The Next Decade of Industrial Power

April 30, 2021 // By Mark Patrick
The Next Decade of Industrial Power
Mark Patrick of Mouser Electronics looks at the innovative power conversion topologies and materials being developed for the IIoT, automation, AI and big data

Analysis of what might happen in Industry over the next decade, talks mostly of automation, artificial intelligence (AI) and big data. The picture is of ‘smart factories’ operating 24/7 ‘lights out’, with mobile and autonomous robots achieving high productivity, needing very little human intervention.

In Industries that retain operators, ‘cobots’ (see Figure 1) will work alongside them, assisting, watching and learning. IIoT or Industry 4.0 will become all-pervasive with intelligence at the edge – where sensors and actuators touch the industrial process itself. Data gathered in this way will be passed to the cloud to enable minute to minute decisions to be made across global sites, optimising processes and predicting future needs (from raw material shipments to maintenance scheduling). 5G, with data rates reaching 20Gbps, will play a significant role in this expansion.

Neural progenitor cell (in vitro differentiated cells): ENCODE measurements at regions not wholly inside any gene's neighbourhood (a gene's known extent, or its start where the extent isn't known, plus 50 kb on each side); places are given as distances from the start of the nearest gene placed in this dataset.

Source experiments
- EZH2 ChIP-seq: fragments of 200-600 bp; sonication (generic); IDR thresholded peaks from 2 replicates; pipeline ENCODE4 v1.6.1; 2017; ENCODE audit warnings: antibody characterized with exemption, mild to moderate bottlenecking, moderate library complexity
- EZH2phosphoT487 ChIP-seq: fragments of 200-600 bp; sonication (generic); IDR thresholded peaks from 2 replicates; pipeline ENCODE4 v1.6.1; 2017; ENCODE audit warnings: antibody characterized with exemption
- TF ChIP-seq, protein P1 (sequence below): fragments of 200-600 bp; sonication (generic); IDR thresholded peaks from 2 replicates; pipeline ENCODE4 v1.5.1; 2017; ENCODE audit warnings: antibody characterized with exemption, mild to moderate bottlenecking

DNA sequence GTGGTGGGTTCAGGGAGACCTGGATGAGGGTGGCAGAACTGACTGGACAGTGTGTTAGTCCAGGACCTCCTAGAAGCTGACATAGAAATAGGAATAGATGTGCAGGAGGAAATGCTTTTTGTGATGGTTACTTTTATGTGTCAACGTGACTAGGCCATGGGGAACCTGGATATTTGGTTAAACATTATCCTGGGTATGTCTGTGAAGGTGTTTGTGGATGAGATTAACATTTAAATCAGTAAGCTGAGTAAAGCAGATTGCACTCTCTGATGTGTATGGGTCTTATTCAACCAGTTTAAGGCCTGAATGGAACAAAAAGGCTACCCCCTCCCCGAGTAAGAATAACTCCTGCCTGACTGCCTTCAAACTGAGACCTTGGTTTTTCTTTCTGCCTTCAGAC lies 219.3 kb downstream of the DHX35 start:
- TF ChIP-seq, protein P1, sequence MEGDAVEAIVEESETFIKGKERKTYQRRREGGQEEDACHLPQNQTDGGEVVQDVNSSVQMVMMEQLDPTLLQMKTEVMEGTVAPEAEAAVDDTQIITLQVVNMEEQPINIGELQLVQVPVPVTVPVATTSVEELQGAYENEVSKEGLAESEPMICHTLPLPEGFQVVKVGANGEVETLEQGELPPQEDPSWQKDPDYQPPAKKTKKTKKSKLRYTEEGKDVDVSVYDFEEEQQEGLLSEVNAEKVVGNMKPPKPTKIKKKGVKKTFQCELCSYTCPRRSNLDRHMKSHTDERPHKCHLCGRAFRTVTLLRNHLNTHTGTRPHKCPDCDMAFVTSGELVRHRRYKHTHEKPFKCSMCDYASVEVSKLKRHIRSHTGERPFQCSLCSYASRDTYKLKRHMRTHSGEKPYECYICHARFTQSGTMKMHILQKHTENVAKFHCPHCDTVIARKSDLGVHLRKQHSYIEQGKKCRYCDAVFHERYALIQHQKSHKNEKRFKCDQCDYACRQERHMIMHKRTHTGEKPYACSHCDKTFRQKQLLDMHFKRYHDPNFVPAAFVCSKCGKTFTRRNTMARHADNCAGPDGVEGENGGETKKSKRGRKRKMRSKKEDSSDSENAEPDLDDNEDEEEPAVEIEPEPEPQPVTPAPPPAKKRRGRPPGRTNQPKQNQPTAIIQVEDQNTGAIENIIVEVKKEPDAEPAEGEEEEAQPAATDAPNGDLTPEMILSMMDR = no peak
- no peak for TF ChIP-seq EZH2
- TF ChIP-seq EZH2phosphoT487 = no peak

Figure 1: Cobots working alongside humans - original artwork by Mouser.

The industrial future may look a little soulless with the addition of so many robots and cobots, but the World Economic Forum has predicted that AI alone will generate 58 million new jobs by 2022. At least some of these will be in companies working on power conversion equipment – looking to provide the exponential improvements needed, both in efficiency and power density performance.

Additionally, designers are likely to be pressed for ‘just another 1%’ efficiency improvement when they are already achieving 98% efficiency in a variable frequency drive – pressures to improve efficiency will only continue to grow.

Rising to the efficiency challenge

Luckily, engineers like a challenge. Many look to new semiconductor technologies and power converter topologies to find incremental improvements. The second instalment of this blog series featured the use of wide band-gap (WBG) semiconductors. Their use has opened up a world of possibilities, not only to improve the efficiency of power conversion but also to switch at higher frequencies – with the added benefits of smaller associated components, particularly magnetics.

Conversion topologies


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